The Rowan University Black Student Union and NAACP followed through late last month with the promise to hold a town hall on racial matters, a major impetus for which was a hate crime that didn’t actually occur.
Early last month, a suspect scribbled “I hate [n-words]” on a black female student’s dormitory door. The suspect “self-identifies” as black.
However, police did not charge the suspect with a hate crime as they believed he was “unaware of the victim’s race.” This upset many in the Rowan community, including a local NAACP official who asked “Do we give him a pass because he’s Black?
One Rowan student said it was “scary” that we are “still having racial issues” in 2022.
The student paper The Whit Online reports that at September 28’s “Race, Responsibility and Respect” town hall, Rowan NAACP Vice President Simone Brooks addressed the issue by noting “This year, as many people may know, a student in Holly Pointe Commons had anti-black racial slurs written on her door which was very unacceptable. That was one of the biggest reasons why we thought a town hall meeting would be good [to have] to hear the opinions of other students.”
The event featured an open floor session led by Gabrielle Langevine, the president of the NAACP, and Michael Nash, vice president of the Black Student Union. In the time provided, students came up and shared experiences, questions and concerns about black life on campus in an open forum that lasted roughly two hours.
“One thing that stood out to me was this girl that said she had no hope for change and she just thinks that they don’t care. That statement stood out to me because it defined how much more work we have to do. We have to continue to unite and go into these spaces as student leaders and find out what the needs and wants of our student body are,” Nash said. “How can we motivate and bring life into the students that feel as though they may not have a voice?”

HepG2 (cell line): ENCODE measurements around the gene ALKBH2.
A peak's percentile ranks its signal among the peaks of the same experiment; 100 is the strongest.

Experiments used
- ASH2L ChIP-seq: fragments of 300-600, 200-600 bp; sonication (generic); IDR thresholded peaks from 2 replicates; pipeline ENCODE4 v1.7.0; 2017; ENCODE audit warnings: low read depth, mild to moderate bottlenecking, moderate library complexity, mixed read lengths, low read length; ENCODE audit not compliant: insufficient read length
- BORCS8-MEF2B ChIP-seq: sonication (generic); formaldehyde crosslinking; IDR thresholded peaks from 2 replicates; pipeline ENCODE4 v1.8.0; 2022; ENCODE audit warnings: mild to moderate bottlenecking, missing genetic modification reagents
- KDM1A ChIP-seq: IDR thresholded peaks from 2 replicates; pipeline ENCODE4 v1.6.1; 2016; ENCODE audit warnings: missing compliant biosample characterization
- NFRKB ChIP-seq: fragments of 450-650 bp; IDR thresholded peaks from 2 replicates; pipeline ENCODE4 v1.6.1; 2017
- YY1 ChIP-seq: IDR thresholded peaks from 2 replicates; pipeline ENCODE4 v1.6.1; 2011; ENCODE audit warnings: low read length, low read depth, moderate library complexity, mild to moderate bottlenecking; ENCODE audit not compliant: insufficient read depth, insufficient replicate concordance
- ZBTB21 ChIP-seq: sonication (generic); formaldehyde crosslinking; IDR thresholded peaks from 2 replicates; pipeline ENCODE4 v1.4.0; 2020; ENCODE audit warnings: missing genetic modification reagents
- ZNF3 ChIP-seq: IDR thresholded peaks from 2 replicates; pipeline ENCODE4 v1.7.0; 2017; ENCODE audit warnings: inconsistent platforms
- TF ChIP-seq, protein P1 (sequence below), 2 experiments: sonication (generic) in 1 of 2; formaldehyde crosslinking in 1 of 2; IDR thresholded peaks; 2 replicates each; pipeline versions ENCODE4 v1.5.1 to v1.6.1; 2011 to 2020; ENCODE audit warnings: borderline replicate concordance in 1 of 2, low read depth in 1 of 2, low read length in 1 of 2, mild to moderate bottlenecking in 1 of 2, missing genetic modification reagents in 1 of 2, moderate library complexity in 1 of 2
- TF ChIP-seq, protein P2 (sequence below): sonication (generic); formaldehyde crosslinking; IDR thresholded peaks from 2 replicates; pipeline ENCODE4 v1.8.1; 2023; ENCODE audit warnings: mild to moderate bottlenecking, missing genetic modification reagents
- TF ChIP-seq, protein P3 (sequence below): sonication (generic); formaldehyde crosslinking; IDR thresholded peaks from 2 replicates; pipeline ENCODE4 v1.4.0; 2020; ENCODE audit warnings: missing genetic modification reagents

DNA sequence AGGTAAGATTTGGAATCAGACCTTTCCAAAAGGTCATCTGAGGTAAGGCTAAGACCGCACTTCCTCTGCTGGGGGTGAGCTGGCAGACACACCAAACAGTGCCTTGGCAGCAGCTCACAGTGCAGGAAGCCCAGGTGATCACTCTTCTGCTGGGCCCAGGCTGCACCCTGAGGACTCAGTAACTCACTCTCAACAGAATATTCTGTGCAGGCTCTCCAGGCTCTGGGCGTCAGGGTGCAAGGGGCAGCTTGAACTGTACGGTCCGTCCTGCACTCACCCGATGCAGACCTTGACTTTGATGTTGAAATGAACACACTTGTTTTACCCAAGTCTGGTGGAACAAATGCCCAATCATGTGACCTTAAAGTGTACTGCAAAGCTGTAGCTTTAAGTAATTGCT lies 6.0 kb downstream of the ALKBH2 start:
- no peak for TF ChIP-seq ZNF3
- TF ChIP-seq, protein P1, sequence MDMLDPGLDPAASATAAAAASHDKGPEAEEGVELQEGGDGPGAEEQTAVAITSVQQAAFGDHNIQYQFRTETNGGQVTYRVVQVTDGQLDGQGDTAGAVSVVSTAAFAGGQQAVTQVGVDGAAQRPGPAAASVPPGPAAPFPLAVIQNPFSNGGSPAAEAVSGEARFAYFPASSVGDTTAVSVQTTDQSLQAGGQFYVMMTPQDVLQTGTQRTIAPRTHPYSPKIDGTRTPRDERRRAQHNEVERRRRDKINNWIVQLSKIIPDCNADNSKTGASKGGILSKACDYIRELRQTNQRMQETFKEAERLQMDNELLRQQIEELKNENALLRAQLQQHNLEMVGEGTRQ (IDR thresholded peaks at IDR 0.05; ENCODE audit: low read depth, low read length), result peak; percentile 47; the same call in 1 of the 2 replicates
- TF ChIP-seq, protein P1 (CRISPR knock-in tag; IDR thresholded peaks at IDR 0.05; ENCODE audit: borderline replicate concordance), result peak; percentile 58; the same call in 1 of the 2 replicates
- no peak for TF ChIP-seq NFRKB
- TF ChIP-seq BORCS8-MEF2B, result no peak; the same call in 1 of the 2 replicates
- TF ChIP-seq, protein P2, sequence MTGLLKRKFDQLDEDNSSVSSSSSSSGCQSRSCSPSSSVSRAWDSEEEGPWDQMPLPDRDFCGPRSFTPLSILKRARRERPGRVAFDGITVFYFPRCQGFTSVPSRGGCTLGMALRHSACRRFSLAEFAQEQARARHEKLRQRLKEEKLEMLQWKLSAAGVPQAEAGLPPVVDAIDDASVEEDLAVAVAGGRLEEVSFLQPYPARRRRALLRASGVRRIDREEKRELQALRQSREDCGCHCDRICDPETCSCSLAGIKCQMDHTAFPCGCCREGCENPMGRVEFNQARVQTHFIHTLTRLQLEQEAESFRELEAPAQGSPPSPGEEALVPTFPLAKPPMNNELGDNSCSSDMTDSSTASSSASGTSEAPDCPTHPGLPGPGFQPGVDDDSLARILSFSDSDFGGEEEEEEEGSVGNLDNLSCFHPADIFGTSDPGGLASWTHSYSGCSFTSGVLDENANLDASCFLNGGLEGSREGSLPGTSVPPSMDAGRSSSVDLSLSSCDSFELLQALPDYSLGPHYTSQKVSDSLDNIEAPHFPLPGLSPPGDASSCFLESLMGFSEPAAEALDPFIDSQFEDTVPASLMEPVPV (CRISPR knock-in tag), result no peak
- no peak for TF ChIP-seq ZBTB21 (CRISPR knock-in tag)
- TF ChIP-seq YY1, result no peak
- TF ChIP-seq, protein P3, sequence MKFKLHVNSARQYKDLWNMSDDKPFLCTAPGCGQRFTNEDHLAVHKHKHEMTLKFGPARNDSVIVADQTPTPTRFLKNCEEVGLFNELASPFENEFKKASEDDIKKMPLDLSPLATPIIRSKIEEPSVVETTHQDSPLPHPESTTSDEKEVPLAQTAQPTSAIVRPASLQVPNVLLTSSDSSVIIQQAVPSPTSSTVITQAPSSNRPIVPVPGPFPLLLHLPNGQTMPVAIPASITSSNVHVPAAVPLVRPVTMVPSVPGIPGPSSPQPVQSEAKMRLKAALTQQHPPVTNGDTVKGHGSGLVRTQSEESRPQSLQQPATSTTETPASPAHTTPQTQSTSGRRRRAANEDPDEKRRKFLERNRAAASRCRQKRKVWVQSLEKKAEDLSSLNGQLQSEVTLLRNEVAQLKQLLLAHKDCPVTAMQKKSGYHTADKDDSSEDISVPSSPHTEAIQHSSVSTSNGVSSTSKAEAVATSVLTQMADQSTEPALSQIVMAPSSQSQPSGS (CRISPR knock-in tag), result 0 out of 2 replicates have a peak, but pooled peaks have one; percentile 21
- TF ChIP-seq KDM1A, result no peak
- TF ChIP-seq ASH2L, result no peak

The meeting also sought to address “many recent and major occurrences in relation to racial discrimination, campus policing and the restriction of homecoming events.”
The article does not elaborate on these “occurrences”; however, at the time of the dorm door/n-word incident The Whit noted the victim’s sister had gone to social media to lambaste the alleged “re-occurring, racially-motivated acts of hate speech, violence and discriminatory behavior” on campus: “Rowan University has had this done to families of color multiple times […] I’m livid with this occurring at Rowan year after year. Something needs to be done.”
According to The Whit archives, Rowan NAACP President Jasmin Jones alleged last November that she and some friends had been the target of “racial hate speech” and that the university did not handle it appropriately.
Another student with a “traditional name” alleged that a professor had refused to use the name, and referred to the student as “it.”